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Are you vetting Internet of Things platforms? Your competitors might be

As the Internet of Things (IoT) continues to expand in size and influence, many businesses are seeking to harness its potential to innovate and boost revenue. To do so requires connecting all these different types of devices, systems, and more through one unified platform.

Indeed, IoT platforms represent a growing market, one which is expected to reach US$1.6-billion by the beginning of the next decade. Despite the growth of the Internet of Things and the need to use an IoT platform, many organizations are not responding to the trend.

IoT platforms are often overlooked. Perhaps it comes from a general misunderstanding of the technology, or perhaps it’s a result of thinking the IoT doesn’t really apply to them. Or maybe it’s a case of being overwhelmed by the hundreds of different IoT platforms now available. In any case, you should definitely be vetting IoT platforms now, since in all likelihood your competition is doing it already.

IoT platforms are in a sense the next evolution of enterprise software platforms. What began with the revolutionary connectivity of the internet, followed by the cloud and mobile devices, IoT platforms bring devices, infrastructure, networks, flash storage, and more together in ways that simply weren’t possible years earlier.

IoT platforms are needed in order to scale IoT applications and services. With an IoT platform, your organization won’t be able to fully utilize the Internet of Things, and considering the potential of the IoT, that would be putting your business at a significant disadvantage for many years to come.

Vetting the large variety of IoT platforms out there becomes a noticeable challenge, in part due to the fact that it’s such a new market. Each IoT platform vendors is attempting to carve out its own little space and define exactly what an IoT platform is.

Despite the growth of the Internet of Things and the need to use an IoT platform, many organizations are not responding to the trend

That means things are far from set in stone, so comparing one IoT platform to another is a bit like comparing a bicycle to a skateboard — both are forms of transportation but operate in very different ways and can appeal to different people. In this new market, no single definition can properly encompass every type of IoT platform out right now, other than the general goal of unifying IoT devices and infrastructure.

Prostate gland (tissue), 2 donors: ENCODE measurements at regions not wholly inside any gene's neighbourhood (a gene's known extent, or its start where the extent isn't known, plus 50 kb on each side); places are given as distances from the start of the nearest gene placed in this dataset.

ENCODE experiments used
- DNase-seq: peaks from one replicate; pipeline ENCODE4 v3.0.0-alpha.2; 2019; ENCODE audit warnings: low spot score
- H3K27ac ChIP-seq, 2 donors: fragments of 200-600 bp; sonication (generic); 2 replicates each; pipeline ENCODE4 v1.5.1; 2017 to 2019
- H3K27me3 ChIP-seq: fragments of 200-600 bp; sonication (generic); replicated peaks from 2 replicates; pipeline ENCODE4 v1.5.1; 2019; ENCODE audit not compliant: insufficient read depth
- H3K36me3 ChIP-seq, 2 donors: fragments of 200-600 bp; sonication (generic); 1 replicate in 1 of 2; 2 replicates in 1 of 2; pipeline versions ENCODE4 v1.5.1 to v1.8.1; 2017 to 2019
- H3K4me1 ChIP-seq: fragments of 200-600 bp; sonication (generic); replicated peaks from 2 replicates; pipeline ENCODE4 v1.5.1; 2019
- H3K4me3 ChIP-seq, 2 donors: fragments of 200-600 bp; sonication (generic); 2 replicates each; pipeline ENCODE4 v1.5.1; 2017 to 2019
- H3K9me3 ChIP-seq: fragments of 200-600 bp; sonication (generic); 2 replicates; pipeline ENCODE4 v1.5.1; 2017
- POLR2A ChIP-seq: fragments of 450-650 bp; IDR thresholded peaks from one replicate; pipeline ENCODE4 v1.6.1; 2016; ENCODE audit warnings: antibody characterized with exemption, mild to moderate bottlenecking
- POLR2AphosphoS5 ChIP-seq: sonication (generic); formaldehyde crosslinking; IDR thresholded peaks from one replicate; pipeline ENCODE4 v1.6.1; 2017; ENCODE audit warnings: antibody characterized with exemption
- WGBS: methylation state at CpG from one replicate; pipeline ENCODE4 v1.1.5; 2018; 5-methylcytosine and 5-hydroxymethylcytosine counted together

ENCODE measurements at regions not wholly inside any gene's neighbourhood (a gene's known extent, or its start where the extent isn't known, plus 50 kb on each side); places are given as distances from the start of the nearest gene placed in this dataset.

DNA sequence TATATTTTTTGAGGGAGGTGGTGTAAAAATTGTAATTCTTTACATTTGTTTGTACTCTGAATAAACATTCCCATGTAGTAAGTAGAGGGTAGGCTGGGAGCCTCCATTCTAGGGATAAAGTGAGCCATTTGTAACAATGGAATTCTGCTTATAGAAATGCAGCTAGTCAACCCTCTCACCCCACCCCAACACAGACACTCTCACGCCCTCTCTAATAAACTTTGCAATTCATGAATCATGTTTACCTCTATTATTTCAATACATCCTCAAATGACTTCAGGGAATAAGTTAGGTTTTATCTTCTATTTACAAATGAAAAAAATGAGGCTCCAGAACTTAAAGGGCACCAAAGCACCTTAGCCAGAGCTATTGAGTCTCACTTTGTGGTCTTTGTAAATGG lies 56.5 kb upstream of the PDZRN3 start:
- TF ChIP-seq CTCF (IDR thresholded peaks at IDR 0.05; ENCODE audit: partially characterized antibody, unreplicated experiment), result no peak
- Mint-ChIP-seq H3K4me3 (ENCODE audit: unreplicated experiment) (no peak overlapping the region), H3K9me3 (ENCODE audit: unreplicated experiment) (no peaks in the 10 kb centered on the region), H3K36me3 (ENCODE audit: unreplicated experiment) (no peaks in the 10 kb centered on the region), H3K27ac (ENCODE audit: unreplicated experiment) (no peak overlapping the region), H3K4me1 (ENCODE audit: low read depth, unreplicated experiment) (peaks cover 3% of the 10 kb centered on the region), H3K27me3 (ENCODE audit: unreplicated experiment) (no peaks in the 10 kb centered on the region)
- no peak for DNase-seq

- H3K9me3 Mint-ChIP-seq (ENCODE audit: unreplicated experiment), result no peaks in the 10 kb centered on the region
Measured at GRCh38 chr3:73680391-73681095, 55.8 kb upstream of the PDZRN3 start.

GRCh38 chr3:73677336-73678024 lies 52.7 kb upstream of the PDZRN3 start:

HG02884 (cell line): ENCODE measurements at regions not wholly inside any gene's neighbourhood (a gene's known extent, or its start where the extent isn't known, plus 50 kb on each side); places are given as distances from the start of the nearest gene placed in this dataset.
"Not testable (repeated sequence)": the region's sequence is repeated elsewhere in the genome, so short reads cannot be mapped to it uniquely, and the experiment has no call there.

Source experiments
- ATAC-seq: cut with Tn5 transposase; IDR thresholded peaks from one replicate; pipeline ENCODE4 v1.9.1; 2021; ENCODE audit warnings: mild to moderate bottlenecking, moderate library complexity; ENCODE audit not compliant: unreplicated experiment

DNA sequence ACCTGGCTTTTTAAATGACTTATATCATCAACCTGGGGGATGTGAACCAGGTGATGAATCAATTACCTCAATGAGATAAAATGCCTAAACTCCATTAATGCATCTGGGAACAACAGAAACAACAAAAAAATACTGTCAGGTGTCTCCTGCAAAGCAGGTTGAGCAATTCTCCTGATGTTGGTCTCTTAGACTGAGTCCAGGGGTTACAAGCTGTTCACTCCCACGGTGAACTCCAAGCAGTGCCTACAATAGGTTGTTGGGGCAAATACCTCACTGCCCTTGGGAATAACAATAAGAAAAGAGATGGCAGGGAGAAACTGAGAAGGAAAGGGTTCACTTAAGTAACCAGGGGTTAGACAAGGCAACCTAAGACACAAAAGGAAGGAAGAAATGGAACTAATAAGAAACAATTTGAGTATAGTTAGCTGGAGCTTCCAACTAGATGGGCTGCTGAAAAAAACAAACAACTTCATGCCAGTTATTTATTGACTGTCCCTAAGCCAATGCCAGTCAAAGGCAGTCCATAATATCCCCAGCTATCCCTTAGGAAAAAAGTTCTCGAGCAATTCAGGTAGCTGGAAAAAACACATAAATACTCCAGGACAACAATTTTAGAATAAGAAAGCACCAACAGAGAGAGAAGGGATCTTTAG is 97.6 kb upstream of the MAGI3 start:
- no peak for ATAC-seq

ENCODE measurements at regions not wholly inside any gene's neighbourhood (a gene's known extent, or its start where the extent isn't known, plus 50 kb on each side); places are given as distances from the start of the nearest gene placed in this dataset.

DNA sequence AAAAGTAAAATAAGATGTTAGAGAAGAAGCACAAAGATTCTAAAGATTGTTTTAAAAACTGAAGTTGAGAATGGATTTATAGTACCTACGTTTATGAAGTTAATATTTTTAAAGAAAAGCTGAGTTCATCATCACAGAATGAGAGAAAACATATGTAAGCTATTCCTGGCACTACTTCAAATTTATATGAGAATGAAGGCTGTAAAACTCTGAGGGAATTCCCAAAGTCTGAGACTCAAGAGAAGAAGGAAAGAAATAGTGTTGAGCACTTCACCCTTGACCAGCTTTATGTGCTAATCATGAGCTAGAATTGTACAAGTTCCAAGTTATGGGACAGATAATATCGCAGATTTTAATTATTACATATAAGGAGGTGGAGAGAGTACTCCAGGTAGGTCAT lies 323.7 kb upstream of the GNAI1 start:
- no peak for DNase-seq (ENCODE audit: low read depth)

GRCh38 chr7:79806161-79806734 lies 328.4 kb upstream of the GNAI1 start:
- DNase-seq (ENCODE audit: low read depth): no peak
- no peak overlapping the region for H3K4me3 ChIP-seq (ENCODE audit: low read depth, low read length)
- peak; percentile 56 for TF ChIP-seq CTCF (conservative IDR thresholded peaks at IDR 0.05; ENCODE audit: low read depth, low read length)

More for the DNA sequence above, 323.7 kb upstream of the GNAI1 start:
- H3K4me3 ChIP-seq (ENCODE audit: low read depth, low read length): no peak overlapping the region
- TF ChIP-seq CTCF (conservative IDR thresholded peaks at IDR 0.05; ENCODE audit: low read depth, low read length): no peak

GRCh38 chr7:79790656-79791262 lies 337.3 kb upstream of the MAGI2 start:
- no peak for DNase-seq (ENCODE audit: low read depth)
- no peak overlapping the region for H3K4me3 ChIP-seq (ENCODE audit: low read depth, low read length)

With that said, there are still a number of ways to vet IoT platforms, starting with the components that are most commonly found in them. There are normally eight components you can take a closer look at, including the database, external interfaces, connectivity and normalization, device management, analytics (including machine learning), and additional tools like app prototyping.

These architectural components help dictate how best an IoT platform is used and where it fits into an organization’s IoT strategy as a whole. Your business, for example, might take extra interest in the data visualization component if there is a pressing need to form a graphical depiction of the data collected from IoT sensors.

Beyond the components that make up an IoT platform, you’ll also want to consider the companies behind the creation of these platforms. There are roughly four categories of IoT platform organizations. The first is the startups — those companies that got an early start with their innovative platforms. The second category belongs to the PaaS providers, those cloud providers that extended their existing platform services to include IoT platforms.

Industrial solution providers are part of the third group, which includes industry experts that provide platform solutions specifically tailored to their area of expertise. The fourth category is SOA platform vendors, those with ESB, EAI, and iPaaS platforms that are trying to expand their offerings into the Internet of Things.

Knowing who is behind which platform can help a great deal in the vetting process. Your questions and concerns will be different when comparing a platforms from a startup versus an established cloud provider.

Choosing an IoT platform can have lasting ramifications for your company, so vetting one properly is of great importance. Even if you are unsure about how to use one of even if you should use one, your competition has likely already begun the process. To remain competitive now and in the future, you’ll want to investigate which IoT platform is the best fit for you and your organization.

Author | Rick Delgado

Rick Delgado
Rick Delgado is a technology and business commentator and writer. He specializes in enterprise technology and emerging markets. More

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